An acclaimed ghost hunter will be coming to Cleveland a week shy of Halloween to investigate a century-long mystery.
On Thursday, Oct. 24 at 7:30 p.m., Miranda Young, a.k.a. Ghost Biker, the founder of Ghost Biker Explorations, will visit the mausoleum at Fort Hill Cemetery.
Her mission? Communicating with the spirit of Flora Shields, whom many suspect to be the basis of Cleveland’s official spook, Tall Betsy.
The brainchild of businessman and Tall Betsy legend creator Allan Jones, the paranormal event will be streamed live on the Ghost Biker Explorations Facebook account.
Young has been investigating the paranormal for nearly a decade and travels around the country on her motorcycle investigating, researching, and telling the history of local legends and lore. She and her co-producer, Josh Neyman of NEYTIME Film & Design, document these investigations and travel on the hit web series, “Ghost Biker Explorations.”
In spite of its unique appeal to the public, event organizers offered this important reminder: This is a live online happening so curiosity seekers are asked to stay away from the mausoleum, as Ghost Biker requires complete silence in order to complete the investigation and hopefully interact with these spirits.
Why is Jones, the king of Halloween, bringing Ghost Biker to town?
“It’s Halloween,” Jones said. “Whether you believe in this kind of thing or not, the Legend of Tall Betsy and this whole paranormal investigation are just for fun.”
According to Jones, the legendary Tall Betsy is a 7-foot 6 1/2-inch goblin known worldwide for her Halloween appearances at 150 Centenary Avenue in Cleveland. However, she hasn’t always been the “official spook of Cleveland.” She was a real person at one time.
Jones believes Shields was an awkwardly tall person who was also socially inept.
“She lived at home with her parents and had no social life,” he said.
Jones added, “Flora Shields could indeed be the real Tall Betsy, and we’ll find out when we ask Flora directly with Ghost Biker live on Oct. 24.”
Living in the early 1900s, Tall Betsy was a very tall lady who walked the Cleveland streets at night. And until now, her true identity has been unknown.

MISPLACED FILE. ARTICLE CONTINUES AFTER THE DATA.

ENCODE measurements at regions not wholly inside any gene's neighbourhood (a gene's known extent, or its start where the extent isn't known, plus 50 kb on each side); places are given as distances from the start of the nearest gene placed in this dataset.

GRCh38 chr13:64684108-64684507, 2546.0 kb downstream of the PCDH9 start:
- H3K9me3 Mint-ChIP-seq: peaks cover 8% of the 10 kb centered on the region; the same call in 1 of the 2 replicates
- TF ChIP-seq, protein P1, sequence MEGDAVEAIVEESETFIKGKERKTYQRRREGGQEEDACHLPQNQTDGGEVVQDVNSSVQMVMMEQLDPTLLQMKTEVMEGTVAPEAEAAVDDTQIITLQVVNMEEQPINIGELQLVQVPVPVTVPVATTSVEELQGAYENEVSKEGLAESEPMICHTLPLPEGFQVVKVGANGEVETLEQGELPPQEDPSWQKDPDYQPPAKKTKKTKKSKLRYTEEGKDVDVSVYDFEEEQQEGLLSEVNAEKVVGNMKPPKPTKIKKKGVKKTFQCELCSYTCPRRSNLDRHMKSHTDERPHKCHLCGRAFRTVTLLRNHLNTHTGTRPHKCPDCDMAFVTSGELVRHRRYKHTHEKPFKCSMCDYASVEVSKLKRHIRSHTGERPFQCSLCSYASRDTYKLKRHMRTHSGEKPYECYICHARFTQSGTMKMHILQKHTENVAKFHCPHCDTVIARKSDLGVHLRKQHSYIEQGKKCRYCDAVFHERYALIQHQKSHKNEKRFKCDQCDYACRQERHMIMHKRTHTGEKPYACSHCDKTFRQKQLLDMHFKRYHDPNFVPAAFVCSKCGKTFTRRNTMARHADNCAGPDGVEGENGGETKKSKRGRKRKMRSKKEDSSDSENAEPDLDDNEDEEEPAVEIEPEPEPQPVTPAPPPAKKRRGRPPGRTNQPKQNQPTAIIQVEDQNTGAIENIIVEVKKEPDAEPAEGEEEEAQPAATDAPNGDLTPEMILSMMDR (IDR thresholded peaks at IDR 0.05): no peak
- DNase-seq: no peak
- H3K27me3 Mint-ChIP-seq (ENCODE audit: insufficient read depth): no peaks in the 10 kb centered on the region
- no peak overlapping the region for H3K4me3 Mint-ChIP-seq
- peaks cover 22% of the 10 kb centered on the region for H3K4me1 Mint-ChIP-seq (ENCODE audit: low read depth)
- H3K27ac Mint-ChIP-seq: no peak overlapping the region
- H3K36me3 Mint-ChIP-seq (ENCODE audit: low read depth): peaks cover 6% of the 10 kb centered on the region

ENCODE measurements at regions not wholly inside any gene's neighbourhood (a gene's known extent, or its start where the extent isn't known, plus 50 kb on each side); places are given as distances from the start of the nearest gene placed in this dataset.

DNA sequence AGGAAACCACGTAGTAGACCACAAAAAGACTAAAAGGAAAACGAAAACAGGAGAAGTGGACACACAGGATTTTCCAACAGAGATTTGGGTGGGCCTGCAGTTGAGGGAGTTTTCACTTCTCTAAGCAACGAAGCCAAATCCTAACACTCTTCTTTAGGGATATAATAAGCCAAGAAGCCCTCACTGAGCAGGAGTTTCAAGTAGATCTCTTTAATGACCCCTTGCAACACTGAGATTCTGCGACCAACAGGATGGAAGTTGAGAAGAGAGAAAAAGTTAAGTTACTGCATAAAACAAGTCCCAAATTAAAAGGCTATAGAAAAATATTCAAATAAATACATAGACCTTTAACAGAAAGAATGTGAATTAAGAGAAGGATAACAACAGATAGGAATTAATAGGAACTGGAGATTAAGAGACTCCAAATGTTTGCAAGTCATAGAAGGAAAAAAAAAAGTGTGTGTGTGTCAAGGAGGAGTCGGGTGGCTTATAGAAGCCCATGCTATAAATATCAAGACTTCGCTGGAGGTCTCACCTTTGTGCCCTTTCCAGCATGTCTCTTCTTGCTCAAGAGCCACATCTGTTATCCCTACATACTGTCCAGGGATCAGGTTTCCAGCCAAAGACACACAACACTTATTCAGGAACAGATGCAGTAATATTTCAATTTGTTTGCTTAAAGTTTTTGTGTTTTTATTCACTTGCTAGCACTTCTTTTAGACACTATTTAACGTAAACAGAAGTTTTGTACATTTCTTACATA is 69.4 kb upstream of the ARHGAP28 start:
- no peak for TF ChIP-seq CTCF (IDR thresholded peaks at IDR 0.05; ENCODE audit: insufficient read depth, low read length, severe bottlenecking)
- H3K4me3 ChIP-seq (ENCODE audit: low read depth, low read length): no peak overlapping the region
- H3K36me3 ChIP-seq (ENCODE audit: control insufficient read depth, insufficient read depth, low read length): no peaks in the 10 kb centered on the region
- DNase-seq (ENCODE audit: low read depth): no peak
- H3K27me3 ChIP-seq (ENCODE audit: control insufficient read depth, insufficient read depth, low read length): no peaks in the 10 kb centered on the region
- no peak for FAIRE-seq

"Could Flora Shields be Tall Betsy?" Jones suggested. "That’s what the paranormal investigation hopes to undercover."
Whatever her true identity, Tall Betsy was the perfect fodder for legend. For decades, Cleveland parents told their children that if they failed to come home before dark, they would likely encounter Tall Betsy, sometimes called Black Betsy or simply The Lady in Black.
Over the years, Jones became enamored with the spine-tingling tale told to him by his grandmother, Marie Schultz Slaughter. Mrs. lived on 8th Street and grew up where Arnold School is located today and lived her life on the corner of 8th and Milne Avenue NW, where many 8th street parents in the early part of the century told stories of Tall Betsy.
Mrs. Slaughter’s father and Jones’ great grandfather, Dr. William Herman Schultz — a physician kin to late Cleveland Mayor Bill Schultz — actually saw Tall Betsy at the corner of 8th and Ocoee near the monument. Jones relished the opportunity to dress up as the legendary lady. He also spent a lot of time wondering about Flora Shields, the lady buried where Tall Betsy lived, according to the legend manufactured by Jones.
Unable to contain his curiosity any longer, Jones hired Michael Slaughter — one of the nation’s most respected genealogical researchers — to uncover who built the mausoleum and when. Jones also tasked Slaughter with finding out who’s interred there, and when and where they lived. He wanted to know who Flora Shields was, and why none of her family members complained that her grave had been transformed into Tall Betsy’s home.
This is what Slaughter uncovered, as explained in the following Q&A. The answers are furnished by Slaughter.
Q: What are the basics of Ms. Shields’ life?
A: Ms. Shields was born in August 1866, and died in 1951. She was essentially an old maid who never married and never worked, living off the family wealth. And though interred here in Cleveland, she spent only a handful of years here (1866-1870), after which her family moved to Oregon and Florida.
Q: Has anyone complained that Ms. Shields is intimately connected to the Tall Betsy legend?
A: Nearly 70 years after her death, Ms. Shields has no surviving family members. So, no one complains about Tall Betsy taking up residence in her tomb.
Q: Who else is in Tall Betsy’s mausoleum?
A: The Shields mausoleum was likely built between 1900 and 1908, with Flora and her parents, John Caswell Shields — who died in Bradley County on Nov. 12, 1908, and Emily Howell, who died in 1924 — its only occupants.
Interestingly, the real-life Tall Betsy appeared on the Cleveland streets the same time the mausoleum was being built. A few years later, she suddenly disappeared. Could it be because Flora Shields was Tall Betsy? And that she disappeared when she moved with her family to Oregon?
In the spirit of Halloween, Jones and event organizers offered this community teaser: Is Flora Shields truly Tall Betsy? Tune in to the Ghost Biker Explorations’ Facebook livestream as Ghost Biker, Miranda Young, attempts to find out on Oct. 24 at 7:30 p.m.
To learn more about Ghost Rider and Ghost Rider Explorations, visit GhostBikerExplorations.com and like/subscribe to the Ghost Biker Explorations Facebook and YouTube Channel.
Want more details on Slaughter's original research in its entirety? Go online to see an accompanying story on the Cleveland Daily Banner website.